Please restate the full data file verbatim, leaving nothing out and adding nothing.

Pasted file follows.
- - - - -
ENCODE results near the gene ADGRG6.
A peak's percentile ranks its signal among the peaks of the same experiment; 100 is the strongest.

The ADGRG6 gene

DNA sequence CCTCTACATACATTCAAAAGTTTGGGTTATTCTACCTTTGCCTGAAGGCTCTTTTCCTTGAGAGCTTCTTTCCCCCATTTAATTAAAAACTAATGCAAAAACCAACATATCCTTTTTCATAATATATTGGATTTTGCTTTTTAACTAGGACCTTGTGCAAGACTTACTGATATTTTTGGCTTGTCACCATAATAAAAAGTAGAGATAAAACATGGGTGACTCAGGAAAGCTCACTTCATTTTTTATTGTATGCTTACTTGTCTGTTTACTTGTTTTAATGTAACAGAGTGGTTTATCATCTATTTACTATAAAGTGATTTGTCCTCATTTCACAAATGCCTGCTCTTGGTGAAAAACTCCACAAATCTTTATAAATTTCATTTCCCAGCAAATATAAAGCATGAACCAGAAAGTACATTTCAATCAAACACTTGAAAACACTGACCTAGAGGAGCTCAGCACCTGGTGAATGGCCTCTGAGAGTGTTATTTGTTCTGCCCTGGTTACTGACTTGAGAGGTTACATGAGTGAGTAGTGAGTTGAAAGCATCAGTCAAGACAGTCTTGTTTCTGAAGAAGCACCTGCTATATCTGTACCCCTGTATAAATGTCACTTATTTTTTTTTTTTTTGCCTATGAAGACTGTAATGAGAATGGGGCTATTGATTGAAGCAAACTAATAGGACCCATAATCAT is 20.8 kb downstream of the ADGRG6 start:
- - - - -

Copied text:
ENCODE results near the gene ADGRG6.
A peak's percentile ranks its signal among the peaks of the same experiment; 100 is the strongest.

The ADGRG6 gene

DNA sequence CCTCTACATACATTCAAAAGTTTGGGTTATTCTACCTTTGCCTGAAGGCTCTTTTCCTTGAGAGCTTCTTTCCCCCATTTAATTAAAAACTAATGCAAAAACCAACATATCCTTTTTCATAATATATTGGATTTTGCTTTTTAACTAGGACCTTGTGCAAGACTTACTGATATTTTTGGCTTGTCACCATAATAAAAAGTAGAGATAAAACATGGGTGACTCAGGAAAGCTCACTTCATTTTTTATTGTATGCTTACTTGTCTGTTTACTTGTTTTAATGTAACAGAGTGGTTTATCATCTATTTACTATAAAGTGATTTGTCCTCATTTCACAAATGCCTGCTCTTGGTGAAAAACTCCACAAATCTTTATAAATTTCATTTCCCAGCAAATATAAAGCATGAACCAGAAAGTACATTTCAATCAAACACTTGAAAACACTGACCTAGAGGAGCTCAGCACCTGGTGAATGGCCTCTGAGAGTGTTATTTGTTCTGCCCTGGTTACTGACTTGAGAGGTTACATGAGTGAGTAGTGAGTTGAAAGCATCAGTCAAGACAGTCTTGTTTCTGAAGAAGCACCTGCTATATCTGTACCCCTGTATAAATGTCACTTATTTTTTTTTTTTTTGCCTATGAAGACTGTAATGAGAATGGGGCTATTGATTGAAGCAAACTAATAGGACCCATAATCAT is 20.8 kb downstream of the ADGRG6 start: